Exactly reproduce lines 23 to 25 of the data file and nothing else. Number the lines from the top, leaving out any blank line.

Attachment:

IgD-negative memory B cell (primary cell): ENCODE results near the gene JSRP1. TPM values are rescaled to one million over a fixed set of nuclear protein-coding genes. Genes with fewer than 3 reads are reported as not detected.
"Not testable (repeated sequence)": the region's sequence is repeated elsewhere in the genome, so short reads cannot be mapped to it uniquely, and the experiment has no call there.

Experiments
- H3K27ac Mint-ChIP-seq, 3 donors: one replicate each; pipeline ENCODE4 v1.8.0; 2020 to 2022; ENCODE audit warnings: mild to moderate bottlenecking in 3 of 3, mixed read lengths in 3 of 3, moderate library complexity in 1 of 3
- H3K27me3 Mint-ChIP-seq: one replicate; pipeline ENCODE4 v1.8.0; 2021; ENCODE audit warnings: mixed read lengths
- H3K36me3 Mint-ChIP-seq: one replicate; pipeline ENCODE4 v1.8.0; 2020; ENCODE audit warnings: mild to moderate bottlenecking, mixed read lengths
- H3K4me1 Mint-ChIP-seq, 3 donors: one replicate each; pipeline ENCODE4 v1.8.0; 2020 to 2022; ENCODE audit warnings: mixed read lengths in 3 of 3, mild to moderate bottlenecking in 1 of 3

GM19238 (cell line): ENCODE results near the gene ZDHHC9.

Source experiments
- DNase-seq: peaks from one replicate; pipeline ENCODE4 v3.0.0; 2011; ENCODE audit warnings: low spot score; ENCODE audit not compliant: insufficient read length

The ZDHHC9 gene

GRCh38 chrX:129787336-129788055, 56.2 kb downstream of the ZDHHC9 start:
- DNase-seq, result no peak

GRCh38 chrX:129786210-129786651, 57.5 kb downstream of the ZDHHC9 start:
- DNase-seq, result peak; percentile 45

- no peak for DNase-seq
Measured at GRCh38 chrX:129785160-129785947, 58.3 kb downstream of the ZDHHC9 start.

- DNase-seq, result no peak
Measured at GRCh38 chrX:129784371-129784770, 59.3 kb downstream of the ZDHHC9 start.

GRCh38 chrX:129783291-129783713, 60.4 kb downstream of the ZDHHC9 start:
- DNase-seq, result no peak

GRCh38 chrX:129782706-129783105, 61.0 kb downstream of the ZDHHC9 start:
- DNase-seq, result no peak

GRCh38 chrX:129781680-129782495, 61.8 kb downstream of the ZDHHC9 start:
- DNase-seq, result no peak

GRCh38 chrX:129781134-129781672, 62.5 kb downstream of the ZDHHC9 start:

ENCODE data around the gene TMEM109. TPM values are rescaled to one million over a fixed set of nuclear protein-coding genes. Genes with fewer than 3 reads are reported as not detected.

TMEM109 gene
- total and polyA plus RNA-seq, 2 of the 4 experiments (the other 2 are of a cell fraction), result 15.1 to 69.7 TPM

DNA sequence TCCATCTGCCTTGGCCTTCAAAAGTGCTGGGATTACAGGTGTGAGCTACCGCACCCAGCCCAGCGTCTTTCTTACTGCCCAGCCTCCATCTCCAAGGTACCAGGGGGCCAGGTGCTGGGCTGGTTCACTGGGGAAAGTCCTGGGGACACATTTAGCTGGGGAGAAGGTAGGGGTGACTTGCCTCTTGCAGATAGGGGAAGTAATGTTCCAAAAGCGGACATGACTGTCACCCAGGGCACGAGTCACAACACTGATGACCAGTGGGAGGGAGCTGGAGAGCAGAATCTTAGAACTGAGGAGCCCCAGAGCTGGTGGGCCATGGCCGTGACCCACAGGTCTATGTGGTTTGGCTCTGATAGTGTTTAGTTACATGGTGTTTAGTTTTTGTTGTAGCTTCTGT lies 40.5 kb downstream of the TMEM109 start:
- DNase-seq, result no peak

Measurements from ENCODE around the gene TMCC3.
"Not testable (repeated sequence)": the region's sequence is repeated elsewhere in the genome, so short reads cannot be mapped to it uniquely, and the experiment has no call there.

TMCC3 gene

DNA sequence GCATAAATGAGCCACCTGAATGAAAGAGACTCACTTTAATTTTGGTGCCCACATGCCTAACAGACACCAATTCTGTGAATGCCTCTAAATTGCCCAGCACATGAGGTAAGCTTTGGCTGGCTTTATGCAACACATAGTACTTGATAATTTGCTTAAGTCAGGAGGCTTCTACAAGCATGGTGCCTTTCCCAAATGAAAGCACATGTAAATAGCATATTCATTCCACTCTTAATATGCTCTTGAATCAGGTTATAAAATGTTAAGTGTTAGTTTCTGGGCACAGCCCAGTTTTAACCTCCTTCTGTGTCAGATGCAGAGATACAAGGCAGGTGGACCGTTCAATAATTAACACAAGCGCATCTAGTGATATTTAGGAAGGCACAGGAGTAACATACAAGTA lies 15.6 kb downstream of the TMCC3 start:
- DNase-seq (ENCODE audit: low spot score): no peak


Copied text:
- DNase-seq, result no peak

GRCh38 chrX:129781680-129782495, 61.8 kb downstream of the ZDHHC9 start:
- DNase-seq, result no peak